The shoulder is comprised of three bones called the scapula (Shoulder blade), the clavicle (collarbone), and the humerus (upper arm bone). The glenoid is in the shallow socket of the shoulder blade where the head of the upper arm bone rests. The humeral head, or ball, of the shoulder joint is much larger than the glenoid socket, but the socket is surrounded by a ring of strong, fibrous tissue called the labrum. The labrum deepens the socket, serves as a bumper to provide additional stability, and serves as the attachment site to important ligaments. The biceps tendon also attaches to the top of the labrum, also called the SLAP region.
A SLAP tear occurs in the top (superior), the front (anterior) and back (posterior) of the point where the biceps tendon attaches to the labrum. The term SLAP is an acronym for Superior Labrum Anterior and Posterior.
A SLAP tear can occur either from trauma or from overuse. Motor vehicle accidents, falling on an outstretched arm, or forceful pulling on the arm can all result in a labrum tear. Shoulder dislocations can also cause a tear, often to the front (anterior) or back (posterior) of this structure. Repetitive overhead activities can also lead to tears of the top of the labrum. Chronic degenerative fraying of the labrum can be seen in patients over the age of 40 years. These chronic tears are not uncommon and are often seen in association with other problems including rotator cuff tears, and should be distinguished from acute traumatic tears in young people, or SLAP tears in overhead athletes.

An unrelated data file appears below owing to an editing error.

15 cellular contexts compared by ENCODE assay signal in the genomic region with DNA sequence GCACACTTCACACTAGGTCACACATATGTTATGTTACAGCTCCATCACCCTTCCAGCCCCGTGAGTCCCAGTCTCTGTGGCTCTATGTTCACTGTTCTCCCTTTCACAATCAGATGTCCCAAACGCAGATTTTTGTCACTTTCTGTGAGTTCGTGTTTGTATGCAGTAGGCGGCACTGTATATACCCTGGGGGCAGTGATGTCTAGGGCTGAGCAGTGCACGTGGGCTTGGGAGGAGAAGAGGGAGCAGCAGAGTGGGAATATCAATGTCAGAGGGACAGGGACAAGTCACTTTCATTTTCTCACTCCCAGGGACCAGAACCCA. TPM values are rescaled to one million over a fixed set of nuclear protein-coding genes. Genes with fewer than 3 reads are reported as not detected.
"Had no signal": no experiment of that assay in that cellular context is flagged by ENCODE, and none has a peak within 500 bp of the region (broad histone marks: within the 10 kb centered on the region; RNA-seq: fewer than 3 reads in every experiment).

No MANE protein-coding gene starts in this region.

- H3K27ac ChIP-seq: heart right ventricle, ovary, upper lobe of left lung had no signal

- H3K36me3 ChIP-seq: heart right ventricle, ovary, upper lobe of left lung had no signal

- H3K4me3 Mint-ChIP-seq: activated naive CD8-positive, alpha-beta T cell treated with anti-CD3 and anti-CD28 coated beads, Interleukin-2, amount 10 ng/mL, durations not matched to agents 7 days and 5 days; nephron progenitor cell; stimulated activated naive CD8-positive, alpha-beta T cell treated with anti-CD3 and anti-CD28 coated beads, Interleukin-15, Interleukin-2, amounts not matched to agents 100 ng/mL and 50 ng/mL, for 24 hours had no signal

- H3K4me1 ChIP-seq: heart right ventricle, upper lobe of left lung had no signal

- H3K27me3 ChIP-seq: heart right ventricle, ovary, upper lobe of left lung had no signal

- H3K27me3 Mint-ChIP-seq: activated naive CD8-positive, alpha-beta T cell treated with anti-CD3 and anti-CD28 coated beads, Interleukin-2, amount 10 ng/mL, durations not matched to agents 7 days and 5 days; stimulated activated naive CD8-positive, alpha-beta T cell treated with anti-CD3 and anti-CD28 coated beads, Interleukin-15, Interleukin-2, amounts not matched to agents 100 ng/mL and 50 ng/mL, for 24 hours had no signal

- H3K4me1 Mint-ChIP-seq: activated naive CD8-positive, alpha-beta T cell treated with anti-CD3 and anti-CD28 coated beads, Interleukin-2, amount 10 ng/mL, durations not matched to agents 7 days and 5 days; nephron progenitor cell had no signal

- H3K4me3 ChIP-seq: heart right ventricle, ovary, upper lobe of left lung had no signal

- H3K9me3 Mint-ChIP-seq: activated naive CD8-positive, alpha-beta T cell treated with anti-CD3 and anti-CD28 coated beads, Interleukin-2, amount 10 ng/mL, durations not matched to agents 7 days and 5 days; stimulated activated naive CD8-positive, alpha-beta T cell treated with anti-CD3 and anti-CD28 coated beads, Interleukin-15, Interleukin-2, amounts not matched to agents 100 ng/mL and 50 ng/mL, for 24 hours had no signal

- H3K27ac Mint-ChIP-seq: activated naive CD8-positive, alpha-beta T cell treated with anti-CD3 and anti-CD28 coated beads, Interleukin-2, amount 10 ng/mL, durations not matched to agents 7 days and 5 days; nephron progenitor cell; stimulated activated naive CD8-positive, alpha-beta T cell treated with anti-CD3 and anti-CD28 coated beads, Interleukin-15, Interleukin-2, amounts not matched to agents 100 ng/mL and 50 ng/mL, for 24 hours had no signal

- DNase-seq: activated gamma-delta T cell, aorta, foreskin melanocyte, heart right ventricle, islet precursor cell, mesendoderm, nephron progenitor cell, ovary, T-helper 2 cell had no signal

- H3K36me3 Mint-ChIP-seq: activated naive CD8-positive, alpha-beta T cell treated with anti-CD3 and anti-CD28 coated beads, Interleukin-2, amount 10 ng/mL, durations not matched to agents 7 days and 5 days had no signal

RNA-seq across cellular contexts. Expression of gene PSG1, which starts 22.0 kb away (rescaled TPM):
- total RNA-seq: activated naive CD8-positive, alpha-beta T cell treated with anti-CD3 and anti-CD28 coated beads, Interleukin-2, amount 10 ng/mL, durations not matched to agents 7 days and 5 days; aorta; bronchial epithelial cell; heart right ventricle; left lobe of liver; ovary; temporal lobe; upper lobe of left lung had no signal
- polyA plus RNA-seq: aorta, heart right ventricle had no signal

Some of the most common symptoms include:
- A feeling of catching, locking, popping, or grinding in the shoulder.
- Pain associated with overhead activities.
- Loss of strength, pain with lifting heavy objects.
- Loss of velocity or control in throwers, “dead arm” feeling.
- Feeling of instability, or true dislocation of the joint, particularly with anterior or posterior tears
For most SLAP tears, conservative management is often effective in alleviating symptoms and improving function. Anti-inflammatory medication and periodic icing may be used to help alleviate some of the symptoms. Following diagnosis, rehabilitation exercises may also be administered to help strengthen the rotator cuff and correct shoulder blade mechanics.
If patients continue to experience symptoms despite conservative management, surgery may be recommended. Surgical treatment of labrum tears would include debridement, repair, or biceps tenodesis. For anterior and posterior labrum tears associated with instability or dislocation, repair is typically performed arthroscopically. For SLAP tears which involve the top portion of the labrum where the biceps tendon attaches, repair is typically reserved for young patients with tears due to trauma or participation in overhead sports. For most other patients, SLAP tears can be effectively treated by releasing the biceps tendon from the torn labrum, and reattaching the biceps tendon lower down on the humerus bone. This individualized approach to the treatment of labrum tears leads to decreased pain and improved function in the long term for the majority of patients.
A SLAP Lesion Repair is a minimally invasive arthroscopic procedure which uses a tiny camera and miniature surgical instruments to repair the damaged area.
The video below demonstrates the procedure.